UNITED STATES COURT OF APPEALS FOR THE SECOND CIRCUIT
decided: July 10, 1972.
GEORGE WILLIAMS, PETITIONER-APPELLANT,
UNITED STATES OF AMERICA, APPELLEE
Friendly, Chief Judge, and Lumbard and Mulligan, Circuit Judges.
Author: Per Curiam
This is an appeal from an order of the United States District Court for the Southern District of New York entered on November 30, 1971 denying without a hearing appellant's pro se petition pursuant to Title 28, U.S.C. Section 2255 (1970), to vacate his conviction for a narcotics violation. The decision of Hon. Edward Weinfeld dismissing the opinion is published. Williams v. United States, 334 F. Supp. 669 (S.D.N.Y. 1971). We affirm the order.
After a three day jury trial before Hon. Thomas F. Murphy, United States District Judge, the appellant was found guilty on July 22, 1970, of selling 27.37 grams of heroin in violation of Title 21, United States Code Sections 173 and 174 (1964) (repealed 1971). Williams was sentenced to an eight year term which he is presently serving. His conviction was affirmed by this court without opinion on December 10, 1970 and his petition for a writ of certiorari was denied by the Supreme Court on May 17, 1971, Williams v. United States, 402 U.S. 987, 91 S. Ct. 1677, 29 L. Ed. 2d 152 (1971).
On July 4, 1968 Williams sold an ounce of heroin to a government undercover agent. He was not arrested until July 30, 1968, some 26 days later. Incident to the warrantless arrest at his home, a narcotics adulterating kit was discovered and seized. The petitioner now urges that the agent had probable cause to arrest him on July 4th, and in the intervening 26 days there was ample time to obtain a warrant for his arrest. He claims therefore that his warrantless arrest as well as the incident search and seizure was unlawful, and that the introduction of the narcotics kit at his trial violated his constitutional rights.
The legal issues raised by this petition have been fully discussed and properly decided in Judge Weinfeld's opinion. All of the facts concerning Williams' July 4th sale and July 30th arrest and house search were of course fully known by Williams and his experienced trial and appellate counsel. A motion to suppress the fruits of the search was made to the trial judge and was denied. On the trial itself the jury while deliberating sent a note to the court asking why Williams was not arrested on July 4th. The judge responded that they were not to speculate, and that there was no evidence in the record indicating why he had not been. On appeal this instruction of the court was claimed to be a prejudicial error. Moreover, the scope of the search under both Chimel v. California, 395 U.S. 752, 89 S. Ct. 2034, 23 L. Ed. 2d 685 (1969) and pre- Chimel standards was raised. The only conclusion that can be drawn from all of this, particularly the attack on the scope of the search incident to an arrest, is that there was a deliberate by-passing of the orderly federal procedures provided at or before trial and by way of appeal. Hence, it is within the exception set forth in Kaufman v. United States, 394 U.S. 217, 227, 89 S. Ct. 1068, 22 L. Ed. 2d 227 n. 8 (1969) and Judge Weinfeld was fully justified in denying the petition.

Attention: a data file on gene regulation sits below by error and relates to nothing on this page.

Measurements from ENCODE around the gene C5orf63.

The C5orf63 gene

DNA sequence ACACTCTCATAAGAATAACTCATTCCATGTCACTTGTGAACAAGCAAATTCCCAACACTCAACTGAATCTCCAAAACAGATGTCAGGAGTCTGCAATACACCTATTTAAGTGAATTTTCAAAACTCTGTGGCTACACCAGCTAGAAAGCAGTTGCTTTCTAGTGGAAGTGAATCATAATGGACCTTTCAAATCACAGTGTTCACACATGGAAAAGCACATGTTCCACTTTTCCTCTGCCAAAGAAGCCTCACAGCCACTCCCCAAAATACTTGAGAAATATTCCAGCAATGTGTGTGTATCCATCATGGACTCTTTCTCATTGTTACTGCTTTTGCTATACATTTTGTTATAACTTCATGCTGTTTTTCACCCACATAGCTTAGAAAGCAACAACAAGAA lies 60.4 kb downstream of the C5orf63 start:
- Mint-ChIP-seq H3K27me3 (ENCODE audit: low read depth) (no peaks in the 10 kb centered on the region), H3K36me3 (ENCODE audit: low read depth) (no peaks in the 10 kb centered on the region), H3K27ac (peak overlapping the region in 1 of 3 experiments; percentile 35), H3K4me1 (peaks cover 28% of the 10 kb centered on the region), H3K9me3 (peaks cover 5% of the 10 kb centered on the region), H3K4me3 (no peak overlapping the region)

Assigned counsel for Williams now urges that the reason for the failure to raise the question of the warrantless arrest in the first appeal was that the point was "foreclosed" by prior decisions of this court, but that subsequent cases in the Supreme Court now make the question appropriate. We are not impressed by the argument. Lack of probable success in raising an issue has seldom if ever precluded counsel from raising a question (compare 334 F. Supp. at 671 n. 7), and such a proffered "justification" for not raising an issue on direct appeal will certainly not preclude a finding of "deliberate bypass" when deciding a § 2255 petition. Cf. Grieco v. United States, 435 F.2d 677, 678-679 (7 Cir. 1970), cert. denied, 401 U.S. 1009, 91 S. Ct. 1251, 28 L. Ed. 2d 544 (1971). Appellant's main authority for the proposition that the warrantless search was unconstitutional is Mr. Justice Harlan's statement in Jones v. United States, 357 U.S. 493, 499-500, 78 S. Ct. 1253, 2 L. Ed. 2d 1514 (1958) which indicated that a grave constitutional question would arise if there was a forcible, nighttime entry into a dwelling to make a warrantless arrest if no reason appeared why a warrant could not have been previously obtained. That opinion was written 12 years before the trial and appeal of this case, and we can only conclude that counsel did not believe that the circumstances in this case were even arguably close. The Supreme Court has since failed to rule on the question, Coolidge v. New Hampshire, 403 U.S. 443, 480-481, 91 S. Ct. 2022, 29 L. Ed. 2d 564 (1971), as has this court, United States v. Titus, 445 F.2d 577, 578 (2 Cir.), cert. denied, 404 U.S. 957, 92 S. Ct. 323, 30 L. Ed. 2d 274 (1971). The remand by the Supreme Court in United States v. Gaines, 404 U.S. 878, 92 S. Ct. 223, 30 L. Ed. 2d 159 (1971) was at the suggestion of the Solicitor General, and on remand the point of the warrantless arrest was not reached, United States v. Gaines, 460 F.2d 176 (2d Cir. 1972). There is no greater encouragement in our view today than existed in 1968 for the position now asserted by the petitioner. The order is affirmed.
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